Those experienced in work must take up the study of theory and must read seriously; only then will they be able to systematize and synthesize their experience and raise it to the level of theory, only then will they not mistake their partial experience for universal truth and not commit empiricist errors.

Ibid.

Reading is learning, but applying is also learning and the more important kind of learning at that. Our chief method is to learn warfare through warfare. A person who has had no opportunity to go to school can also learn warfare--he can learn through fighting in war. A revolutionary war is a mass undertaking, it is often n a matter of first learning and then doing, but of doing and the learning, for doing is itself learning.

"Problems of Strategy in China's Revolutionary War" (December 1936), Selected Works, Vol. I, pp. 189-90.

There is a gap between the ordinary civilian and the soldier, but it is no Great Wall, and it can be quickly closed, and the way to close it is to take part in revolution in war. By saying that it is not easy to learn and to apply, we mean that It Is hard to learn thoroughly and to apply skillfully. By saying that civilians can very quickly become soldiers, we mean that it is not difficult to cross the threshold. To put the two statements together we may cite the Chinese adage, "Nothing in the world is difficult for one who sets his mind to it." To cross the threshold is not difficult and mastery, too, is possible provided one sets one's mind to the task and is good at learning.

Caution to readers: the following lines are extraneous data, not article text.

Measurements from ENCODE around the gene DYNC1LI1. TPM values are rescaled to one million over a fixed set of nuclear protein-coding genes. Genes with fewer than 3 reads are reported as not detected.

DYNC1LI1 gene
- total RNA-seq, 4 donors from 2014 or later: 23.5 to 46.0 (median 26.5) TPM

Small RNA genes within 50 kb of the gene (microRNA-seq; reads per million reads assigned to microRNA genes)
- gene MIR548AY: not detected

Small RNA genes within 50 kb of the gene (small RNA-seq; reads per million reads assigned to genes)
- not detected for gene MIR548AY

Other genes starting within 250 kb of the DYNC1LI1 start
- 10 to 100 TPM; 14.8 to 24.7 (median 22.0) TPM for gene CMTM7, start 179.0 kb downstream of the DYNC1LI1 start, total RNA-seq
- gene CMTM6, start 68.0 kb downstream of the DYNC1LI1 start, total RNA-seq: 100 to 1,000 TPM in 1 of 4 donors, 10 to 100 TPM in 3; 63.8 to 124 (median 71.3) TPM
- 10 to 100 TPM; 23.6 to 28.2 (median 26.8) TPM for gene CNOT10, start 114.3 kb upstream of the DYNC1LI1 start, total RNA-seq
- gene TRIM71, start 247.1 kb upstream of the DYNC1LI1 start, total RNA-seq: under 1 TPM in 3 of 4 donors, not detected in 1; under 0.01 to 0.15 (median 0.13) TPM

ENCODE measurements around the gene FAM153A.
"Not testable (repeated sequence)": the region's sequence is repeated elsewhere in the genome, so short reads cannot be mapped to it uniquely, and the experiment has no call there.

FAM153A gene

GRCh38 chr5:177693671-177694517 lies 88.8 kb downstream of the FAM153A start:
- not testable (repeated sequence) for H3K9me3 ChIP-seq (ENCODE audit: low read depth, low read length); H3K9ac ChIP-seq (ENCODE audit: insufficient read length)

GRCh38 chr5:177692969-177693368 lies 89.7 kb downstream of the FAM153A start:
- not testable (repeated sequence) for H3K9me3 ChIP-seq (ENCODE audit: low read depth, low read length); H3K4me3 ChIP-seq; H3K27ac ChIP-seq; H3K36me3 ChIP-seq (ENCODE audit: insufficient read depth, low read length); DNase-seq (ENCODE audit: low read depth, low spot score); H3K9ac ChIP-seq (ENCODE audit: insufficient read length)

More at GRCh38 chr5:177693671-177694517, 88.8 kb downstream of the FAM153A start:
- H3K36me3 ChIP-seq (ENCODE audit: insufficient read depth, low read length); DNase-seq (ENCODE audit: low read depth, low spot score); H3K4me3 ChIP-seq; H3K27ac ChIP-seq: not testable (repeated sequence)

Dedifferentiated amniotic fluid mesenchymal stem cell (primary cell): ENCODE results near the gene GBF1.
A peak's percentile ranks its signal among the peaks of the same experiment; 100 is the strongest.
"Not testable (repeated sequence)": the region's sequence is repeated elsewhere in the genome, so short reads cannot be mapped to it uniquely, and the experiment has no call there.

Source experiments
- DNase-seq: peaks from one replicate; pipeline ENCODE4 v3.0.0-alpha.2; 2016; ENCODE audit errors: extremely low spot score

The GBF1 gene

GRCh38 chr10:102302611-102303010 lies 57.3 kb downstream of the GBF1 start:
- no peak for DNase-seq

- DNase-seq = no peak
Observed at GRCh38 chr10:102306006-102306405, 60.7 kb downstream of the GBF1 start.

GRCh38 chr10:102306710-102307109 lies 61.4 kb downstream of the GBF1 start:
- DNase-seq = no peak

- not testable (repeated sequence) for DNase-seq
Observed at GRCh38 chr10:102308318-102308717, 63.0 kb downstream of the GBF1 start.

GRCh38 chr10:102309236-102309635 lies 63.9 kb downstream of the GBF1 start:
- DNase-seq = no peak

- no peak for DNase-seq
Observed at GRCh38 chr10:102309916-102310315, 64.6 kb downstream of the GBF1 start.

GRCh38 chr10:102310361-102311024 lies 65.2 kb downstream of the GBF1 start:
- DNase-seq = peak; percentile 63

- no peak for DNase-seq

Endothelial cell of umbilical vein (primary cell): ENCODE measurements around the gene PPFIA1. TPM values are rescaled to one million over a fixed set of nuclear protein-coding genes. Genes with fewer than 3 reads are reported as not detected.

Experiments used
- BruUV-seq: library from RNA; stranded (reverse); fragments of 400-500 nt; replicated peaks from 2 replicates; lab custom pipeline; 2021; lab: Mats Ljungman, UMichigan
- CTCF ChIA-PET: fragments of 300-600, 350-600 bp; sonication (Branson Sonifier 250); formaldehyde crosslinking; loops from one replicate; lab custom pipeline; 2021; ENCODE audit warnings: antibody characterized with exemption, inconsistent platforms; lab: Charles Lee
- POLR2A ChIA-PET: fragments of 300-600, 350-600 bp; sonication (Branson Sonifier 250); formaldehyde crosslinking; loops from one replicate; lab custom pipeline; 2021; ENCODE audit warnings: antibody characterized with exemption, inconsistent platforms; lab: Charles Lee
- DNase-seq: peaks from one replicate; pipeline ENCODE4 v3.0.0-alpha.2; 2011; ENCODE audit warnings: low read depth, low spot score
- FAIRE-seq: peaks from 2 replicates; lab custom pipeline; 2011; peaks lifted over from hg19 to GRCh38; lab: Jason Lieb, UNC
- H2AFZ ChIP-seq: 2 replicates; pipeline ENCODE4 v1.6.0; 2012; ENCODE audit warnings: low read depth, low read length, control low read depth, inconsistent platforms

Ibid., p. 190.

We must learn to do economic work from all who know how, no matter who they are. We must esteem them as teachers, learning from them respectfully and conscientiously. We must not pretend to know when we do not know.